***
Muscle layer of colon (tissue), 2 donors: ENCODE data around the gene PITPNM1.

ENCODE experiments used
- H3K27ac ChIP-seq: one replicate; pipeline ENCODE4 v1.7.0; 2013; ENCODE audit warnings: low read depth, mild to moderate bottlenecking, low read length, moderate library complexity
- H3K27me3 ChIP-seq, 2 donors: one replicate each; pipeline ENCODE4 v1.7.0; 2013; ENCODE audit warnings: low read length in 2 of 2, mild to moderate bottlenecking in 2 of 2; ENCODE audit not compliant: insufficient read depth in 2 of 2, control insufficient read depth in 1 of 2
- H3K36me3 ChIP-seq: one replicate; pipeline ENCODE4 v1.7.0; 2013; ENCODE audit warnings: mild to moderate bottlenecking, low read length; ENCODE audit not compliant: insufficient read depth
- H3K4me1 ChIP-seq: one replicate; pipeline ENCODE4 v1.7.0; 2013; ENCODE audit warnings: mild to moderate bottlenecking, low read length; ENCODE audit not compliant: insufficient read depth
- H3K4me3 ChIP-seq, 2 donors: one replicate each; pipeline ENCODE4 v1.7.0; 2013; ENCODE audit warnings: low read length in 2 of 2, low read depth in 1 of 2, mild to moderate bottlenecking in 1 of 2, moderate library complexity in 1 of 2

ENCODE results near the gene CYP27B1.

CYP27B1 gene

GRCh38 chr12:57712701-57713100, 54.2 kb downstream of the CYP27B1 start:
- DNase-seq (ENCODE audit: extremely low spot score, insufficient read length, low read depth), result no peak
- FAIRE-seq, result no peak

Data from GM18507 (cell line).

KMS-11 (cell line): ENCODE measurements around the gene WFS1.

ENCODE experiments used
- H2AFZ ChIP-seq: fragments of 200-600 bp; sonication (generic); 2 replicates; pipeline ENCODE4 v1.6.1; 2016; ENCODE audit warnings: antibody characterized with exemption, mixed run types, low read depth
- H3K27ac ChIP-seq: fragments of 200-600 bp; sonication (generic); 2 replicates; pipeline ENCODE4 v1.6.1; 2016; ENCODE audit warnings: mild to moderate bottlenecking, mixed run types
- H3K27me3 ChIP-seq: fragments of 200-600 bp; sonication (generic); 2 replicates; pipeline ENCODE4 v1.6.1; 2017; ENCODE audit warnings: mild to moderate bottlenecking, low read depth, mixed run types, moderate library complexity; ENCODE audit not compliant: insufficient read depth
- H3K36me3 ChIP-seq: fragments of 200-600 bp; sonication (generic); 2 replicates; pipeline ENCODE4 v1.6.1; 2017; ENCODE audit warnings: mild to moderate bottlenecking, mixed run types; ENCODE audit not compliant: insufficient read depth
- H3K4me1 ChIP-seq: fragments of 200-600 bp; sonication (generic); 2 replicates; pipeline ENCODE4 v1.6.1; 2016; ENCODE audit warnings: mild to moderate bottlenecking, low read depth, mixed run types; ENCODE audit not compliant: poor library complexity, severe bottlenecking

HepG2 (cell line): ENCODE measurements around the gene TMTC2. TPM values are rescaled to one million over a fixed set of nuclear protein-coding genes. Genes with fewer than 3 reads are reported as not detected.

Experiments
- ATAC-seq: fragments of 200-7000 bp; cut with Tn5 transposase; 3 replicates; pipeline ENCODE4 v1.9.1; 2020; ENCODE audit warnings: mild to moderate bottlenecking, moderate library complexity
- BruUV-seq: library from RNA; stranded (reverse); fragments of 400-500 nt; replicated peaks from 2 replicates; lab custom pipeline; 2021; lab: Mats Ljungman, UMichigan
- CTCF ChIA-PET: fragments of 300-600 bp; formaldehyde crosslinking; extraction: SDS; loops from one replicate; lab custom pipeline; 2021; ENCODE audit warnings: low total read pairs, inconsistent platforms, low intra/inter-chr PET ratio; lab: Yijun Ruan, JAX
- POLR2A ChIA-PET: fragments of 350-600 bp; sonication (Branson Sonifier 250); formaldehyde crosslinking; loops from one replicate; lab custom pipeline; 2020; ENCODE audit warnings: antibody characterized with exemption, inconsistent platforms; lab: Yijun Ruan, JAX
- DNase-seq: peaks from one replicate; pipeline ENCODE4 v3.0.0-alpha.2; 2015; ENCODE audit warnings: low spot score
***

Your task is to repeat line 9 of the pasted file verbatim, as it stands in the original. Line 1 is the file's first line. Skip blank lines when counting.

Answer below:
CYP27B1 gene